John Heath was a very different kind of cove. On April 29, 1956, almost a year after Nazaruk had met his maker, Heath was in Italy, competing in his second Mille Miglia, having raced a Jaguar XK120 to 40th place in the same event the year before. This time his ride was an HWM-Jaguar, and he had decided to tackle the 992 miles (1596km) on his own, with no co-driver. During the night it rained heavily, and two men lost their lives: first Ivo Badaracco crashed his Alfa Giulietta, killing his co-driver Max Berney, then Helmut Busch crashed his Mercedes-Benz 300SL, killing his co-driver Wolfgang Piwco. A couple of hours later, shortly after dawn, Heath ran his HWM-Jaguar too wide on a turn, tripping it over a fence and into a ditch. He was taken to hospital with broken arms, shattered ribs, and extensive internal bleeding. He fought the good fight for two days, but he died on May 1. He was 41.

John Heath in 1956 Mille Miglia and portrait inset

John Heath in the fateful 1956 Mille Miglia


Heath was a prudent racer rather than a flamboyant one, but his influence was significant. He it was who had founded Hersham and Walton Motors (HWM) in 1938. Then, after World War Two, assisted by his new business partner George Abecassis, also a racer, he moved the business to nearby Walton-on-Thames, 20 miles (32km) south-west of London. The two men raced the HWMs that they also designed and built, and they fielded cars for up-and-coming British aces, including Stirling Moss and Peter Collins. HWM exists still, on the same plot in Walton-on-Thames, as an Aston Martin dealer.

Like Senna, both Nazaruk and Heath lost their lives as a result of racing accidents. Like them all, Brian Shawe-Taylor breathed his last on May 1, but in his bed, in 1999, at the age of 84. Born in 1915, in Dublin, the son of Agnes Mary Eleanor Shawe-Taylor (née Ussher) and Francis Manley Shawe-Taylor, who was the Magistrate and High Sheriff of County Galway, at the age of five he moved with his mother to Shrewsbury, England, following the murder of his father by the IRA (Irish Republican Army).

Brian Shawe-Taylor in 1951 Goodwood Trophy

Brian Shawe-Taylor suffered his career-ending accident shortly after this picture was taken, in an ERA at the 1951 Goodwood Trophy


After World War Two, in which he had served in the Royal Artillery, he raced an ERA for a few years – and he lodged an entry for it for the 1950 British Grand Prix, the first ever championship Formula 1 race. His application was refused — the organisers told him that his car was too old and too slow — but he was determined to find a way to race in that historic event by hook or by crook and in the end he succeeded, by persuading his friend Joe Fry to let him share his Maserati, which Fry had qualified in 20th place. On race day they both had a go in it, finishing 10th, albeit lapped six times by Giuseppe Farina’s winning Alfa.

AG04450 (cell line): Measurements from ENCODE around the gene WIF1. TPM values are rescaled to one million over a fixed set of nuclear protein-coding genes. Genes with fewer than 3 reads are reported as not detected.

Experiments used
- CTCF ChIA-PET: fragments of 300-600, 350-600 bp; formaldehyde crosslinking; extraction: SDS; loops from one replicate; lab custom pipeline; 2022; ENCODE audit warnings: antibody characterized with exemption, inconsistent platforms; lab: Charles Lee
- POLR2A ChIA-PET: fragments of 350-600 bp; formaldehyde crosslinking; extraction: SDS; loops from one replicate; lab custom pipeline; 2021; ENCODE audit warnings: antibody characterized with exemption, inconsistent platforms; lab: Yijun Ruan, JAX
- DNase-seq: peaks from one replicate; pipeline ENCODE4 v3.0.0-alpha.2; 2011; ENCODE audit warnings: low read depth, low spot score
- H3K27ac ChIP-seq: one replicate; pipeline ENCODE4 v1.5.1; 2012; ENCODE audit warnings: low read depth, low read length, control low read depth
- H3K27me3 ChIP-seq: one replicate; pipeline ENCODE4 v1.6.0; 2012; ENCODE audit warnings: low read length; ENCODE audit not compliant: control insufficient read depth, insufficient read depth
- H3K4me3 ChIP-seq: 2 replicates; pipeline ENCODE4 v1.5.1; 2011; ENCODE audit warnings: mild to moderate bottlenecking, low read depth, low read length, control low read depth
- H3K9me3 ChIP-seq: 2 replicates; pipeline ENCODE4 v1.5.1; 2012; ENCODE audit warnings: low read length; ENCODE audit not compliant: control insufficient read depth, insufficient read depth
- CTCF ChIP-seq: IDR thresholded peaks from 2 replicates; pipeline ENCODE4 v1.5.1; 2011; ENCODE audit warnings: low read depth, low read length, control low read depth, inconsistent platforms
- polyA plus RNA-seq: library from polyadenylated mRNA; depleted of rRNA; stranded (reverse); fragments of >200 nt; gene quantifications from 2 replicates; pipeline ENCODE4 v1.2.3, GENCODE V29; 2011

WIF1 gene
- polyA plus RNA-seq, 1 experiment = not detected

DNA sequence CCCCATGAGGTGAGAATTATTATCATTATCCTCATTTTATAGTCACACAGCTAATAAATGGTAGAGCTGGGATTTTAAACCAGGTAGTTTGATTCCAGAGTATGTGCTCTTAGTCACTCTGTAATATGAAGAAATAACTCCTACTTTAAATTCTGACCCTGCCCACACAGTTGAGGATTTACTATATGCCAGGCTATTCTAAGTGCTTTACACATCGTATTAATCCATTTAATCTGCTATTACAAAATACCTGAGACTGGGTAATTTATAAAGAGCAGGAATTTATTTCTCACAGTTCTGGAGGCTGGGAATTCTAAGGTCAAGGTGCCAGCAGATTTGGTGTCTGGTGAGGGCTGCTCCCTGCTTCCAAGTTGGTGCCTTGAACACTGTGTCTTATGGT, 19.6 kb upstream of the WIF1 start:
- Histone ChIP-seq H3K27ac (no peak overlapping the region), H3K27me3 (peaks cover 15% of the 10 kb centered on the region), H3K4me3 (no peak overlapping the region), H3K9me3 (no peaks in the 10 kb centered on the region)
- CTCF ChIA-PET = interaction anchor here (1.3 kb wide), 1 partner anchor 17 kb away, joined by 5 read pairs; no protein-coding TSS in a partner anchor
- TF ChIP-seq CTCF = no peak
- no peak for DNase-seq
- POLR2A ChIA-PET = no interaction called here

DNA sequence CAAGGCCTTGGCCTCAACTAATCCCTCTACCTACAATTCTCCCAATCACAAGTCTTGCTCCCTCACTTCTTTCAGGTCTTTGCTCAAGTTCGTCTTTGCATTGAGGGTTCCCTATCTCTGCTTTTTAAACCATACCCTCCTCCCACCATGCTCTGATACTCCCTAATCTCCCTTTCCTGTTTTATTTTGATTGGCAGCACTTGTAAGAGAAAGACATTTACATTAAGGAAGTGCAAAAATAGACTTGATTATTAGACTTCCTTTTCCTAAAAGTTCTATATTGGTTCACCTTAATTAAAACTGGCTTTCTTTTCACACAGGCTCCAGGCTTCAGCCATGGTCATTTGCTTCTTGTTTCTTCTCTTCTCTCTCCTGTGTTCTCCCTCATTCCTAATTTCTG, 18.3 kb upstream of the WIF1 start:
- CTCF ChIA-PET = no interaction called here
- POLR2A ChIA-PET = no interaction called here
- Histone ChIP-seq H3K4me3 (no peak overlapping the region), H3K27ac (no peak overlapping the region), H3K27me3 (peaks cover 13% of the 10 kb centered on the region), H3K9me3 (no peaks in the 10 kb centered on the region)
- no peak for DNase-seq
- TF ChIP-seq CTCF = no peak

Shawe-Taylor was back at Silverstone for the British Grand Prix the following year, 1951, this time in a newer ERA than the one that he had unsuccessfully tried to race in the previous year’s event. He qualified it 12th and finished in the same position as he and Fry had achieved in their Maserati the year before – 10th – coincidentally also lapped six times by the winner, Froilan Gonzalez (Ferrari). Shawe-Taylor’s racing career came to an abrupt end when, in the 1951 Goodwood Trophy, in that same ERA, he crashed and was seriously injured. But he recovered and continued to prepare and repair racing cars at his Cheltenham garage for many years afterwards.

Did any other major racers die on May 1? I cannot think of any other drivers on four wheels; but riders on two wheels, certainly, yes, one of the very best. Lancashire-born Geoff Duke passed away peacefully on the Isle of Man, on May 1, 2015, aged 92, having previously won six TT races on the island on which he later made his home, and many more big motorcycle races besides. His send-off may not have been as extraordinary as that of Ayrton Senna, whose funeral was attended by three million mourners, was broadcast live on Brazilian television, and followed three days of state-sanctioned national mourning. But Duke’s cortege drove a whole lap of the long and legendary TT course, albeit at a fraction of the pace at which he had so often ridden it, so majestically, more than half a century before.

Geoff Duke on Norton bike in 1950 Isle of Man TT

Geoff Duke on his way to victory in the 1950 Senior TT

Bert Hardy/Picture Post via Getty

Senna, 30 years on